Earlier this week at South by Southwest (SXSW), the production company 8i joined Buzz Aldrin to present a VR film titled ‘Buzz Aldrin’s Cycling Pathways to Mars.’ The feature includes a hologram of the astronaut that guides viewers on a tour to Mars.
The virtual reality experience lasts just ten minutes and it is on display at the Austin, Texas event. VR platforms like Steam and the HTC Vive also have had the film available since last Friday. Users can watch a trailer on Android and iOS too using the Life VR app.
Aldrin wants to expand his legacy beyond being the second man to set foot on the Moon after Neil Armstrong. He wants to be remembered for spearheading an initiative to establish a human colony on Mars in the next few decades.
Aldrin planned a scaled trip to the Red Planet
The 87-year-old astronaut legend has long wanted humanity to push their boundaries way beyond the Moon landing. He has had his sight set on Mars since the mid-80’s and now wants to fulfill his dream of sending humans to the Red Planet.
Buzz Aldrin’s Cycling Pathways to Mars envisions the creation of a route between Earth and our nearest neighbor to make the six-month journey a little easier on astronauts embarking on it.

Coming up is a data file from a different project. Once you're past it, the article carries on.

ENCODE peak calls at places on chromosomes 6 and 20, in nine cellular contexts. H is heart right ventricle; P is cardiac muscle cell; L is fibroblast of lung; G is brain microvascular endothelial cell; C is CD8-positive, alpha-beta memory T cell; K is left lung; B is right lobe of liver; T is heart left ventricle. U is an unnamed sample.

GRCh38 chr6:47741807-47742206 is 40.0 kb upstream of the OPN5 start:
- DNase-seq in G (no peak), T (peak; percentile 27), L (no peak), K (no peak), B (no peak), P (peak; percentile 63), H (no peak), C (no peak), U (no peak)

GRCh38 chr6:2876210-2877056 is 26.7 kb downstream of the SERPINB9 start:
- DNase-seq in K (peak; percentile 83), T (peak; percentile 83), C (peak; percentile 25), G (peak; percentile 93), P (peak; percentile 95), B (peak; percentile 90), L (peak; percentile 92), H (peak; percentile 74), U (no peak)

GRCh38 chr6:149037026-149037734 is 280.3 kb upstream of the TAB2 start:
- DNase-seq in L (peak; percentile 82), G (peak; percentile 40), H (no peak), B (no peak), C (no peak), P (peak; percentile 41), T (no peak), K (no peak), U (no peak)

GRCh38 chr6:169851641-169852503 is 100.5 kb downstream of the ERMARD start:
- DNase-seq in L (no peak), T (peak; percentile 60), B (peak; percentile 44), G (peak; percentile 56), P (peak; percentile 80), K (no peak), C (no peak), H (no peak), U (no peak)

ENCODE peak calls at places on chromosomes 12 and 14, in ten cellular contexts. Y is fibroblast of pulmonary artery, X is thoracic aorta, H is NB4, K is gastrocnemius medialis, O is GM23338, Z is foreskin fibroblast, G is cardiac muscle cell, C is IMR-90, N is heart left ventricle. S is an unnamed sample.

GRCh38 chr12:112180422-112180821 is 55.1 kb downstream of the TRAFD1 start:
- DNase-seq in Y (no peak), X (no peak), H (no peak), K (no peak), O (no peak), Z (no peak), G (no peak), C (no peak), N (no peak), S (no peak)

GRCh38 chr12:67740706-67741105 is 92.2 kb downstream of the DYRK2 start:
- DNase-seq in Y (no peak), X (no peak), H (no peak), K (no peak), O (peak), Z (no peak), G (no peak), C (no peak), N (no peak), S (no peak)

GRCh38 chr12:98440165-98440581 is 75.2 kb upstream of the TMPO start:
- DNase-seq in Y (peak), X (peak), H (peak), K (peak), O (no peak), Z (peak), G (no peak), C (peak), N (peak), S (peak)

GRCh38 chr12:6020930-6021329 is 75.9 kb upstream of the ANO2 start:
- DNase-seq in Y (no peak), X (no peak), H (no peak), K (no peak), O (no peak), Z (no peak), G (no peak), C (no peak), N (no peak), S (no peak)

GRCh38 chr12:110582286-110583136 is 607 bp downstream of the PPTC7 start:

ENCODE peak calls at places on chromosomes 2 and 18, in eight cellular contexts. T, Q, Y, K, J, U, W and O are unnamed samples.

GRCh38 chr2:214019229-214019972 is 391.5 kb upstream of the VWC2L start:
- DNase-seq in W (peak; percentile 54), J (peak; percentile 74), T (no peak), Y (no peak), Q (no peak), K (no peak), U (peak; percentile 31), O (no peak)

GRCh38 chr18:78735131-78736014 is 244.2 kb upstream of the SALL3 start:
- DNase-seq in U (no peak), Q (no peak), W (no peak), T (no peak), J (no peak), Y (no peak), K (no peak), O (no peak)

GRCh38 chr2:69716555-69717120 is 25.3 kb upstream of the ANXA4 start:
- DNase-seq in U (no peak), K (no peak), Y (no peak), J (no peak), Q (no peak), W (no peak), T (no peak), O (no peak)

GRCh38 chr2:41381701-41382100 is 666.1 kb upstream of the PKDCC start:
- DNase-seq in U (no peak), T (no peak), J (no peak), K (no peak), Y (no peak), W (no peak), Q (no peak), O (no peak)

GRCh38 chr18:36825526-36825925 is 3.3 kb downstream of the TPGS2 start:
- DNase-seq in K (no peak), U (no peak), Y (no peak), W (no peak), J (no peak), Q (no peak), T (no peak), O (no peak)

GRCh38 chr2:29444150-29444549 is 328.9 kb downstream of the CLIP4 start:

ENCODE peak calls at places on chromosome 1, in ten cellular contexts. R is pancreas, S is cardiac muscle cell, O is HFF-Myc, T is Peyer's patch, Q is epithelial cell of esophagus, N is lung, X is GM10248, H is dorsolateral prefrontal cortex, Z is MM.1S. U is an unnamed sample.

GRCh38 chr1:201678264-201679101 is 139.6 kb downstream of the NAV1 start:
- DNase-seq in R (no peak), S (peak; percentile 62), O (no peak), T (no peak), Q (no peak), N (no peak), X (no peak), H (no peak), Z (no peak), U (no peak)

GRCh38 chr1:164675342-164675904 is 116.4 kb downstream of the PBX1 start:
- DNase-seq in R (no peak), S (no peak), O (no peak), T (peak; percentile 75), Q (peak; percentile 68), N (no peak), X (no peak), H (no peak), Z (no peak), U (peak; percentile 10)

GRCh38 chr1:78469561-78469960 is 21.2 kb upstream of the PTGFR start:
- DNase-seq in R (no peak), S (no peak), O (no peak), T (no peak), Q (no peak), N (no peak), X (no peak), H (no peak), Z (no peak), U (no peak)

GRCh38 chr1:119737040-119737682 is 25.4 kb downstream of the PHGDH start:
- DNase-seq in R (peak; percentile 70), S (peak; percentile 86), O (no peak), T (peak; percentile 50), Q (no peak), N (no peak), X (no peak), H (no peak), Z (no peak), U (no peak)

In simple terms, Aldrin’s plans consist of setting up stations in the Moon, Phobos, and Deimos as pit stops for space travelers, much in the way that cycling pathways have checkpoints to rest and look at the scenery.
However, these stations may someday serve a more functional purpose holding supplies and equipment for both spacecraft and crew members headed either way of the journey.
The idea is that two spaceships go back and forth between the Earth and Mars and that on either extreme of the route they pick up or drop manned capsules every six months. These ships would be known as Aldrin Cyclers.
Moreover, the astronaut’s vision aims not only at visiting the Red Planet but staying on it. Aldrin proposes a project that launches 18 people to Mars every two years until 150 settlers make up the first human colony ever in outer space.
NASA is testing a VR communication platform
Buzz Aldrin’s SXSW exhibit began when NASA was testing virtual reality as a communication platform with astronauts in space missions. The agency studied the emotional response crew members had upon seeing holographic versions of people back on Earth.
This project caught the attention of the veteran space cowboy, who then set on to collaborate with NASA on a Microsoft Hololens experience called Destination: Mars. It debuted last year at the Kennedy Space Center in Florida.
Now, researchers are taking seriously the feasibility of using VR as a more lifelike and human-like platform to relay messages between people here on Earth and those in orbit. Aldrin is also taking part in this initiative.